Pop culture has always influenced language, today it is the Internet
IN THE 1950s, purists frowned when American cartoonist Charles Schulz introduced the antithetical phrase 'good grief'. It made little sense and was an affront to the propah language. But, really, who cared? Today there's a Charles Schulz museum along with dvds of his animations and countless reissues of his most famous comic creation Peanuts. People across generations and cultures have loved Charlie Brown, even though they do not play baseball, have never been caught in a snowstorm, and would hate to venture out in boxer shorts. They identify with the loser in a zig-zag sweater. And good grief has come to stay. Purists frown at pop culture, only to grudge and make room. Consider Portuguese. The slangy version of the language spoken in Brazil and the former Portuguese colonies in Africa has been regarded unworthy of the language of Cames, 16th-century poet whose seafaring epic Os Lusiadas is often compared to Dante's Divine Comedy. It's another matter that Brazilian soaps are prime time staple in Portugal; Portuguese songs are redolent with Bossa Nova inflections.
Such considerations are beyond the reasoning of the purists mortified at Portuguese speaking countries (the purists will call them Lusophonic) agreeing to spell words the way they are pronounced--the Brazilian way. The first steps were taken this New Year's day. The change was inevitable. Brazil is the world's fifth most populous country and a more powerful cultural and economic force than its former colonizer. Against 190 million Brazilians, there are about 10.5 million Portuguese. On the Internet, this ratio is six to one.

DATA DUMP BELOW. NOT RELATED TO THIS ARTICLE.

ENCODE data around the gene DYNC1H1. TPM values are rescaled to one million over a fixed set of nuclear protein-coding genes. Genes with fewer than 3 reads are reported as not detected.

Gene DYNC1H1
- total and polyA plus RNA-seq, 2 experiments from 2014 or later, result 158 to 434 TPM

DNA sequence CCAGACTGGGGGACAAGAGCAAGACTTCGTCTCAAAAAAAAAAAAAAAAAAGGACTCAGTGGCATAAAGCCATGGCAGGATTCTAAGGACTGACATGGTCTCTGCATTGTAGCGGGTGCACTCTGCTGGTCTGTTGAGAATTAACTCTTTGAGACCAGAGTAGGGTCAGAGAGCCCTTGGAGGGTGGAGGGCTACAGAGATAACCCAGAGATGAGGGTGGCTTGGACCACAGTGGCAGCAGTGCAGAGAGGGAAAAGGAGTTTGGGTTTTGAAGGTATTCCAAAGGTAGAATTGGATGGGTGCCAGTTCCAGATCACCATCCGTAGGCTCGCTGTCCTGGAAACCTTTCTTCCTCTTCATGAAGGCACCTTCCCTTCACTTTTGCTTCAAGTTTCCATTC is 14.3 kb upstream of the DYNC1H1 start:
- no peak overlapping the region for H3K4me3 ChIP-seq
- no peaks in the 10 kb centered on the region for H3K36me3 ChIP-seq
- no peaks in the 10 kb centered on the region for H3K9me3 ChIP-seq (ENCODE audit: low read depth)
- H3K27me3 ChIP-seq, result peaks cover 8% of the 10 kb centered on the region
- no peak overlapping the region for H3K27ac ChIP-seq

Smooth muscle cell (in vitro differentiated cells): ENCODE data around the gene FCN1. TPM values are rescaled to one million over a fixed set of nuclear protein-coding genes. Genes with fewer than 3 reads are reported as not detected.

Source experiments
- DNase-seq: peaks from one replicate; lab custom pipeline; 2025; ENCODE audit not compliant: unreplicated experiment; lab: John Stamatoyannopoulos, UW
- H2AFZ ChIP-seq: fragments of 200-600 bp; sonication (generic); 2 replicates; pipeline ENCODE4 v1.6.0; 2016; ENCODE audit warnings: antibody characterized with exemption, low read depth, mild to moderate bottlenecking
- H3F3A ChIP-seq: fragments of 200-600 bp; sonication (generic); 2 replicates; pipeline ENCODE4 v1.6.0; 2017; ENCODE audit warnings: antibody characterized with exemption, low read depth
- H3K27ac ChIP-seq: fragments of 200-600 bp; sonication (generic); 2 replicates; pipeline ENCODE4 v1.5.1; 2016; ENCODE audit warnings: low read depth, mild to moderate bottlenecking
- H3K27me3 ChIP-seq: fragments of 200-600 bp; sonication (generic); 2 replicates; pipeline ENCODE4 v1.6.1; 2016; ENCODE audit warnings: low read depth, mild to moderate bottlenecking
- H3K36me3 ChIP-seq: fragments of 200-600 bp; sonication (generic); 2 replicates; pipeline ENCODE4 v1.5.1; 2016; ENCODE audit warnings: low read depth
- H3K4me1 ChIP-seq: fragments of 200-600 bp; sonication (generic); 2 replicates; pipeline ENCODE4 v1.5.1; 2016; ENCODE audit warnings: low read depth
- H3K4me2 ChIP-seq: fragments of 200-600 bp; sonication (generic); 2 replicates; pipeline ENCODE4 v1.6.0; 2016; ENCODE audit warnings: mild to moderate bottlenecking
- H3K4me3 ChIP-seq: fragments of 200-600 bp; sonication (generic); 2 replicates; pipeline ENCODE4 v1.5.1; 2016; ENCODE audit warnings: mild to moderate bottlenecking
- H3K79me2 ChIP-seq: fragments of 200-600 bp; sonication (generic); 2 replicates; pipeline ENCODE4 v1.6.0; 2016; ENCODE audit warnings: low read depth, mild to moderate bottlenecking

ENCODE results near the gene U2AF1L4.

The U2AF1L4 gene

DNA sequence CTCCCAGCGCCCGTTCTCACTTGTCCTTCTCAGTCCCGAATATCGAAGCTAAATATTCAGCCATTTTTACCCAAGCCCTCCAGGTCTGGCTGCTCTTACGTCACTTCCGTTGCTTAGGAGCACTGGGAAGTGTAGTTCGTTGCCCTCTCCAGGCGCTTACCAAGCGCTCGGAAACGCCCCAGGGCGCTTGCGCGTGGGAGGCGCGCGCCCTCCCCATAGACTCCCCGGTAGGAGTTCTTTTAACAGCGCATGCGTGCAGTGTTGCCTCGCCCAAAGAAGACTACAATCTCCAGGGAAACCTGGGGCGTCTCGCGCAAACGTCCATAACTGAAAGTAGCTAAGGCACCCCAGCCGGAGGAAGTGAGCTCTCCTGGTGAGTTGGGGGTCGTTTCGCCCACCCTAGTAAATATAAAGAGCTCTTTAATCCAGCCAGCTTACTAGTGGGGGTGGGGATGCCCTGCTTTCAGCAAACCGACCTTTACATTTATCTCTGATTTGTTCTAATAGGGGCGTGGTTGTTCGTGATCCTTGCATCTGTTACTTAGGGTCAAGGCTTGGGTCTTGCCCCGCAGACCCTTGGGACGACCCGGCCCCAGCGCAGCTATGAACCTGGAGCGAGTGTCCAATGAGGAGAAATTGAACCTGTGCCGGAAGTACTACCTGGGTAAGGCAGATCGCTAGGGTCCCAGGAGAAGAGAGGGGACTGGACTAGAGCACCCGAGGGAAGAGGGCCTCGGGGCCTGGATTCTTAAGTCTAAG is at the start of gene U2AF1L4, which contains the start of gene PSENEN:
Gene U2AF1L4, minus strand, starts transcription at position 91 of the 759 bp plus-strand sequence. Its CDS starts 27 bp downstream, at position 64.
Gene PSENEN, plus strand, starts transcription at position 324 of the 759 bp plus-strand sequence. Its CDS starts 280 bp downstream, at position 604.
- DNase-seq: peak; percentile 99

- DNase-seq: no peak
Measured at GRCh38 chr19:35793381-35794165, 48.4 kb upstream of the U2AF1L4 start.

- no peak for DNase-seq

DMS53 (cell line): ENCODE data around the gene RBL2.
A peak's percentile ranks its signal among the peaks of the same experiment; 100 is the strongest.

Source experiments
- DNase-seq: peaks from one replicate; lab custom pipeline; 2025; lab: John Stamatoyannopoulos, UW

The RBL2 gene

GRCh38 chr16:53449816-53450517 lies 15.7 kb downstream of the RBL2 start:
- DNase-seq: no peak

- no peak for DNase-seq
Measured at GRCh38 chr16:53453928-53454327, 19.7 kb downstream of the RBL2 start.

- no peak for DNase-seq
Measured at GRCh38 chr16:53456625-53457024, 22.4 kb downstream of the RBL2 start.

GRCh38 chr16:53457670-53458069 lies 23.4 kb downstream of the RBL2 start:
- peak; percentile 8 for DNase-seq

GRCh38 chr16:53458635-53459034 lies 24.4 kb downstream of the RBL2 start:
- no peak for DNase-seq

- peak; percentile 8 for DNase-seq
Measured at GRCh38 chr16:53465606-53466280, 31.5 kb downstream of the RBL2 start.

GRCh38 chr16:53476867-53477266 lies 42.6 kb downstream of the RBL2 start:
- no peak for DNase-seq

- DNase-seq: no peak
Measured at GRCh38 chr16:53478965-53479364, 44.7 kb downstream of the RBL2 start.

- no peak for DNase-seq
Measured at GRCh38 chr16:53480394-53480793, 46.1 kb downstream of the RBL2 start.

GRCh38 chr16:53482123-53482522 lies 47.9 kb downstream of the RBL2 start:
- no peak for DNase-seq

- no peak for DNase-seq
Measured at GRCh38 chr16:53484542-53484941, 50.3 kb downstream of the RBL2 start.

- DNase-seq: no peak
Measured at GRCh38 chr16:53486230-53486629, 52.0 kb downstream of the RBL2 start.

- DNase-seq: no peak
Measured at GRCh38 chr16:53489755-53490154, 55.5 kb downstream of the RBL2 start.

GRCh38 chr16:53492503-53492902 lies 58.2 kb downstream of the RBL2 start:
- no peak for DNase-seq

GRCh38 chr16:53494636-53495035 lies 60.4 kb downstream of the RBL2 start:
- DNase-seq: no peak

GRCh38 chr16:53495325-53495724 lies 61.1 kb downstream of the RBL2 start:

A lot of business in Europe and the Americas is now over the Internet, where spelling is crucial. To be influential one must communicate in a language that is most accessible and most comprehensible--search engine optimized. A standardized language, one that is taught in schools of Brazil and other former Portuguese colonies such as Angola and Mozambique, is necessary to strengthen the influence of Portuguese in the Internet age. The chances are more people are likely to look up Otimo Sugarcane Farms in Rio on the net than Optimo Farms in Lisbon. The language of Cames must have the lilt of the Bossa Nova.
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